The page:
To many the idea of rowing a boat across the Atlantic Ocean might seem terrifying, if not impossible.In June 2006, Jordan Hanssen and three college friends boarded a 29-foot rowboat in New York City and began rowing toward England. They were the only American team in the first North Atlantic Rowing Race.
Hanssen, the lead rower, describes their 72-day journey in his first book, “Rowing into the Son,” which novelist Clive Cussler has called “an epic of adventure and perseverance.”
Now 31, Hanssen spent four years on the crew team at the University of Puget Sound in Tacoma where he earned a degree in history. He was trying out for the national team when he saw a poster advertising the new race. He convinced friends, Dylan LeValley, Greg Spooner, and Brad Vickers, to form a team with him.
“We had no idea what we were doing and we managed to convince people to help us,” Hanssen says.
He describes their boat as looking “like an old school rocket caricature had a baby with a Viking long ship.” It had a small cabin at each end. Two men were always rowing, cycling two hours on the oars and two hours off. This allowed for about 90 minutes of sleep because you had to wind up and down before and after each shift, Hanssen explains.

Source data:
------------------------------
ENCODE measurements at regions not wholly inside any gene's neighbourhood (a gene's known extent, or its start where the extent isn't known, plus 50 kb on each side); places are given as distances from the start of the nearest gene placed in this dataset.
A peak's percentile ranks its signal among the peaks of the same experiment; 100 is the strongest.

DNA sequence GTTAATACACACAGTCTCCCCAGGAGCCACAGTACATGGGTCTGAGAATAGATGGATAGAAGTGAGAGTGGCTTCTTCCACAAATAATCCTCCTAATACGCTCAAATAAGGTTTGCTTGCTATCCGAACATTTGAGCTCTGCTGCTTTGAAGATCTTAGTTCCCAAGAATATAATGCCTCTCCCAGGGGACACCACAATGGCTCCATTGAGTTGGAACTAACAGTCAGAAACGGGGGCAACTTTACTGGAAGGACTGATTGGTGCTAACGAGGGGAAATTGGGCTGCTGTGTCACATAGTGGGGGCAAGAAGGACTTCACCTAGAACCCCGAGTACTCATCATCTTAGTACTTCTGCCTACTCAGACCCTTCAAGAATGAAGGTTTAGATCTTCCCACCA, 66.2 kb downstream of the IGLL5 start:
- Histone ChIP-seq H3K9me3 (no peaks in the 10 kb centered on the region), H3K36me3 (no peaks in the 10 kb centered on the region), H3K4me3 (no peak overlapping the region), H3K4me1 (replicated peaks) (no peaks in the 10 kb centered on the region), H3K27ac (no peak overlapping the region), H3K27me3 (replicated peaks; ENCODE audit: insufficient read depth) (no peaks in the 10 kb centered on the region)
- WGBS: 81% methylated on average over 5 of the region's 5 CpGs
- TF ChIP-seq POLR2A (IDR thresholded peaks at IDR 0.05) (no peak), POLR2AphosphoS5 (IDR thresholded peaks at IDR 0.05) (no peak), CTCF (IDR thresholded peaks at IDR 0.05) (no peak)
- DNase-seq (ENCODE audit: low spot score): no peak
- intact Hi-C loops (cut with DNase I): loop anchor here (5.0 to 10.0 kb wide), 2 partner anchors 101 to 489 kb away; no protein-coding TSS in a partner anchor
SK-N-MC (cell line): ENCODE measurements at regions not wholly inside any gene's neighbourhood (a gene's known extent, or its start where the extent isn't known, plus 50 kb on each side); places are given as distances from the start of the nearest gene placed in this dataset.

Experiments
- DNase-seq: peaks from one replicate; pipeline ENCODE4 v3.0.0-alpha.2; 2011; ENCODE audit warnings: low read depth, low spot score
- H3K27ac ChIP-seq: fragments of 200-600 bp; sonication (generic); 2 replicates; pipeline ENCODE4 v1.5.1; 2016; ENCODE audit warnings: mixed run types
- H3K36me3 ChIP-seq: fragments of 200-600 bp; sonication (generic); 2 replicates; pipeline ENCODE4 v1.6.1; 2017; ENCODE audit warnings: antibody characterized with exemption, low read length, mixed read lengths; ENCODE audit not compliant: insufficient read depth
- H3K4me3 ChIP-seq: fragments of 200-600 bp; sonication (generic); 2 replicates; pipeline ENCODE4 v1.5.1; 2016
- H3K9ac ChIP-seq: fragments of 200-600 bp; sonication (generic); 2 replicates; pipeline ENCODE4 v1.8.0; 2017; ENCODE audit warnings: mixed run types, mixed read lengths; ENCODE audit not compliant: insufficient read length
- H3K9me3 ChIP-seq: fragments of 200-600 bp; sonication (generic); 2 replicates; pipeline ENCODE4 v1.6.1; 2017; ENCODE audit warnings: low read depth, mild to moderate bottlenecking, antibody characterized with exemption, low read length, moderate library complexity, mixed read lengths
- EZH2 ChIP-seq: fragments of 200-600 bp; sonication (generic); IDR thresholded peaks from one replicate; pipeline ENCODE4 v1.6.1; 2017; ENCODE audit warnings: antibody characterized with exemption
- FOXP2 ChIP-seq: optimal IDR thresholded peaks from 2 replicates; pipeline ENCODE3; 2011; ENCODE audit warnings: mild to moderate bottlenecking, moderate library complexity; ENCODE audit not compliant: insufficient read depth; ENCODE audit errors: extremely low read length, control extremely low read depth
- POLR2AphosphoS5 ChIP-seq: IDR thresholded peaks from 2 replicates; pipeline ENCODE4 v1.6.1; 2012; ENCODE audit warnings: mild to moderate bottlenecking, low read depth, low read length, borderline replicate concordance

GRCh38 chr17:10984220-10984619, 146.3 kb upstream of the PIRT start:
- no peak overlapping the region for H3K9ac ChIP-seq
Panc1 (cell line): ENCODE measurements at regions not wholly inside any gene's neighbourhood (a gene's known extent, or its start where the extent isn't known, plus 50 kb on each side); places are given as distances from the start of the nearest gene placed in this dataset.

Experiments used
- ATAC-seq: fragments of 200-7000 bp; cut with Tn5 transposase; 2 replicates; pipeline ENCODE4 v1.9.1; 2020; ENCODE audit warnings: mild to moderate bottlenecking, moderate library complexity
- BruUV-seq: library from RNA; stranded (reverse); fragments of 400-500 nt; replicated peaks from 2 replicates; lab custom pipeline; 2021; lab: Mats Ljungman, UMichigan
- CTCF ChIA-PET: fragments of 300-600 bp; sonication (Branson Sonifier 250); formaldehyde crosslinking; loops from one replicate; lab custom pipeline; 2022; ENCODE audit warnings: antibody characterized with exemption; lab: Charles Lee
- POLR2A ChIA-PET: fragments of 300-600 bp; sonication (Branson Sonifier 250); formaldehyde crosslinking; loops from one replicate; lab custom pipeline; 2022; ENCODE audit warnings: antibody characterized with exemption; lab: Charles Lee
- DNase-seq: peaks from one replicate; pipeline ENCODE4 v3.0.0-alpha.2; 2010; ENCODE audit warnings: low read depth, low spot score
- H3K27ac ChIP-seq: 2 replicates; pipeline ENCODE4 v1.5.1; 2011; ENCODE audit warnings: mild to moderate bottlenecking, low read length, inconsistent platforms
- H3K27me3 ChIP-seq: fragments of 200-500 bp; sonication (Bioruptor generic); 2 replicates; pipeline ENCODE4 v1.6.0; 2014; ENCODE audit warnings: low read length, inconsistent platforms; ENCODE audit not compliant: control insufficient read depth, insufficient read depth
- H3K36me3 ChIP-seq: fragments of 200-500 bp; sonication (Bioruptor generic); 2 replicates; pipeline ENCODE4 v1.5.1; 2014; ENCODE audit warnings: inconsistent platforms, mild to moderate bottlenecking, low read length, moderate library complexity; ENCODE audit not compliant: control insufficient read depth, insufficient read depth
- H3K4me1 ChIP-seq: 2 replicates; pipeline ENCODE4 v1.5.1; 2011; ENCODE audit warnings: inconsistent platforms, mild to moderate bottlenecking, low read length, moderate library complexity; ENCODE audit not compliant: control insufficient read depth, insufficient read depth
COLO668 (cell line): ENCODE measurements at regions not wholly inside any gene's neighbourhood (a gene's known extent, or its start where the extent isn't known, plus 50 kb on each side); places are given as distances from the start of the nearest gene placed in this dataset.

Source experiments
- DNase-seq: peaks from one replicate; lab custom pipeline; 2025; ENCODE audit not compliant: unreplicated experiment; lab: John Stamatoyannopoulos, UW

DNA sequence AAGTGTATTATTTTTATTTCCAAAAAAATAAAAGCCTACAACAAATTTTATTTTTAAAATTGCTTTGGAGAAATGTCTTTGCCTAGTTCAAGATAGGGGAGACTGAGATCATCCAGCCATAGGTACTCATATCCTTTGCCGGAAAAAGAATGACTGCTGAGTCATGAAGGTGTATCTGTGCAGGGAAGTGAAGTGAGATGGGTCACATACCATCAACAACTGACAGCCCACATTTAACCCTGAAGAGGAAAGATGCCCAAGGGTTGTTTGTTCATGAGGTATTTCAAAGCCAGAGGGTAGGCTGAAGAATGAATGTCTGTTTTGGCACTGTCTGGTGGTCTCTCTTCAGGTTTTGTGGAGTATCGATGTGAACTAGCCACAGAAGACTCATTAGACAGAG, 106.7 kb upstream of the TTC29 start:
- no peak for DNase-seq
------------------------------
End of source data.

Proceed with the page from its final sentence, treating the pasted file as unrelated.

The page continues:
The trip’s harrowing experiences “come in two flavors,” he says.
Examples: Day five they hit a hurricane. Day 16 Hanssen learned he’d miscalculated the amount of food they would need.
“Between the four of us we lost about 135 pounds,” he says about the rationing that followed.
They barely dodged a massive freighter, encountered flying fish and sharks, and rode mountain-sized waves to win the race, beating the next team by about a week. Hanssen’s coming-of-age book is set against reflections on lessons from his late father and stepfather.
Hanssen lives in Seattle and his intrepid adventures continue and are documented on his website, oarnorthwest.com. He’s cycled across Australia and in January set off on a 3,569 nautical mile rowing expedition from Africa to Miami, Fla., sponsored by the Canadian Wildlife Federation. The trip ended in April north of Puerto Rico when the boat capsized and the team was rescued by the U.S. Coast Guard. He’s planning a “PhD adventure,” a human-powered trip around the globe.
“This is what I feel driven to do,” Hanssen says. “If you feel compelled to do it, to not do it is not really living.”
What: Jordan Hanssen, author of “Rowing into the Son: Four Young Men Crossing the North Atlantic”
When: 6 p.m. Saturday
Where: BookPeople of Moscow, 521 S. Main St., Moscow